“How was your day?” It was perhaps odd to be the first to ask, but even in a world of such inequality, it felt right to Connor who took a draw of the bourbon she had set out for him with all the fixings, stomach cast wide in his eyes when he looked at the full plate of food in front of him. “This looks absolutely delicious, honey, and I know I say that every time, but I’ve never been wrong about it,” he said with glowing appreciation of a warm mean at the ready. It was perfect, just like she was perfect, radiant in perfect make up and pressed clothing, no strand of hair out of place which only spoke of just how much more there was to her expectation than his.

When two adults fall out of touch with one another, they can seek counseling or part ways. The housewives had a code about sticking together no matter the cause. Disobedience and unfaithful caused her cheek to turn the other way. The Kerr family had only been a part of the neighborhood for several months, and Tabitha became close with Eunice. All the wives knew Hugo worked long hours due to his profession, a profound doctor. Shaming a young boy for his mother's infidelities was unjustly. "I wanted to make sure he had money because now Eunice has to find employment with the divorce and all. It is a shame that Johnny Kerr is going to have to be in the middle. I could have him do the yard on Saturday, so we can take a drive to the seaside or go to the drive-in and watch that new Elvis movie, Jailhouse Rock." She caught herself getting overly excited about the possibilities of attempting to do whatever attractions were happening. Clearing her throat, her hand took the glass stem into her grasps and waited for him to sip.

Another rule all women were taught, let the head of the house start in taking the first sip or bite of each meal. The wife had to go follow. There were always precautions to how she handled each agenda on her daily activities. Her top priority was him currently, but she could see the uneasiness in his eyes. "If you insist, but mock my words Mr. Hwang if you become ill, I will personally drive you to the hospital," though moments after she had to hide her cheeks from the redness spreading from side to side. "All right you." A small sip of her martini before handing a hand cloth. Stains were one of the very few things she could not handle. The darker they were, the harder to remove. No make was supplies she used, the clothes either went to the cleaners or the trash. Everything could be replaced quite easily now.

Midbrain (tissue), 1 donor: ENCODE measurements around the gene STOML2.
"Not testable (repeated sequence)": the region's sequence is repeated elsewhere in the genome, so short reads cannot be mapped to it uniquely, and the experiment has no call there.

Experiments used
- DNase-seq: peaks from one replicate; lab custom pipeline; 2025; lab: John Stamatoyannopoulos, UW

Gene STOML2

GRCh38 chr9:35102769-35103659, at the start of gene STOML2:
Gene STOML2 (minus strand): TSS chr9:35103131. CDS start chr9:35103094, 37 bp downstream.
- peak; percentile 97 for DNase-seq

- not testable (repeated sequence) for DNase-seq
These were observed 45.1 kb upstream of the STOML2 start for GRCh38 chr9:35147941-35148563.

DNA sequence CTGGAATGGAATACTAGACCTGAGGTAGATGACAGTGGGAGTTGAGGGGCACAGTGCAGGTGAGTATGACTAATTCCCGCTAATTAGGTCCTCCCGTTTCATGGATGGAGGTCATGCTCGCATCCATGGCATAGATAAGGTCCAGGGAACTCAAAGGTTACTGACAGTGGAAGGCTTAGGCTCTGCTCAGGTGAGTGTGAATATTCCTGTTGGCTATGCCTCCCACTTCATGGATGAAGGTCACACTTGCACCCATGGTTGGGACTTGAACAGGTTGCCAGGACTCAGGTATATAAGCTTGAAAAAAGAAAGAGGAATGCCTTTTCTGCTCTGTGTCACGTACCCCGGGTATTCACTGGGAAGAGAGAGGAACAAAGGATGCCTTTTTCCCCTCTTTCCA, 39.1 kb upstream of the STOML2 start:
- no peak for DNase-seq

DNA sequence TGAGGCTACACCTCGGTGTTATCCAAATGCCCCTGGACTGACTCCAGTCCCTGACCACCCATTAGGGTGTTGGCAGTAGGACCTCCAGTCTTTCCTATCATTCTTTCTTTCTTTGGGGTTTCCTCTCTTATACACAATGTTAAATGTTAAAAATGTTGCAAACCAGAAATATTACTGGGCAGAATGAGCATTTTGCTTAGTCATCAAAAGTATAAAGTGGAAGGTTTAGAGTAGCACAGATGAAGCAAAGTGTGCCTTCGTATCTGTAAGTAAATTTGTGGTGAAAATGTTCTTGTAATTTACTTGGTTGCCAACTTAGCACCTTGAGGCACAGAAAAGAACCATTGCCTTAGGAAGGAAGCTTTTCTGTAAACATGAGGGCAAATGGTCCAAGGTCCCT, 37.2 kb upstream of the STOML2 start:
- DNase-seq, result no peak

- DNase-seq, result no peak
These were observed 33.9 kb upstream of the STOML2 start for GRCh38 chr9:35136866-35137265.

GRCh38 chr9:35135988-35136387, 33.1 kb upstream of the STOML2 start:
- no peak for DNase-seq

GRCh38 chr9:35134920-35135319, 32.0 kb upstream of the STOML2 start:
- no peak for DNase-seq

Her very own cloth in her lap before preparing her own plate. "Well I went to the post office to mail a letter to your mom about sending me her recipe book. I hope I can make her proud, but it might be harder to find some of the ingredients here. I want you to enjoy something other than potluck or meatloaf. A little bit more spice and flavors. You know nothing bland but new," deep down something told her that she needed to stay poise and firm, stay conservative. It was hard to control it as soon as she thought about going out.

As she waited for him to take a bite of dinner, she got up and placed the cookies on a plate. They sitted towards him, oddly shaped. "That's peculiar, some of them are shaped like a bat. I don't know how that could have happened. But as I was saying before, after the post office I got more film for the camera. I hope you don’t mind."

His personality was what sparked her, people could whisper about age difference. There was nothing ever negative about it coming from him. So she did her best looking young, hiding any blemish on her face. Heaven forbid if she did not wear any makeup, her nothing would have her neck. "How is dinner?" The little things were always the most memorable and cherished, such as propping up against him as they listened to the news.

“That’s a real shame they couldn’t find ways to make it work,” he said, shaking his head a little bit as he started with his first bite of food. That they hadn’t suggested there was something more to it that wasn’t hitting the airspace of afternoon brunch with the ladies or nights out with the boys - not that Connor was particular about that facet of keeping up appearances; but, of course, he had forgotten mentioning the child as his name rang in his head, echoing like some sort of strange laughter that would have made his gills turn green if he thought about it too much. Something so strange and familiar, but not in the way that poor Johnny Kerr, stuck in the middle of his parents’ divorce, had been.

He was sure that Johnny down the street hadn’t been the one to put firecrackers in everyone’s mailbox one year, wrapped up in green with a gaudy purple bow.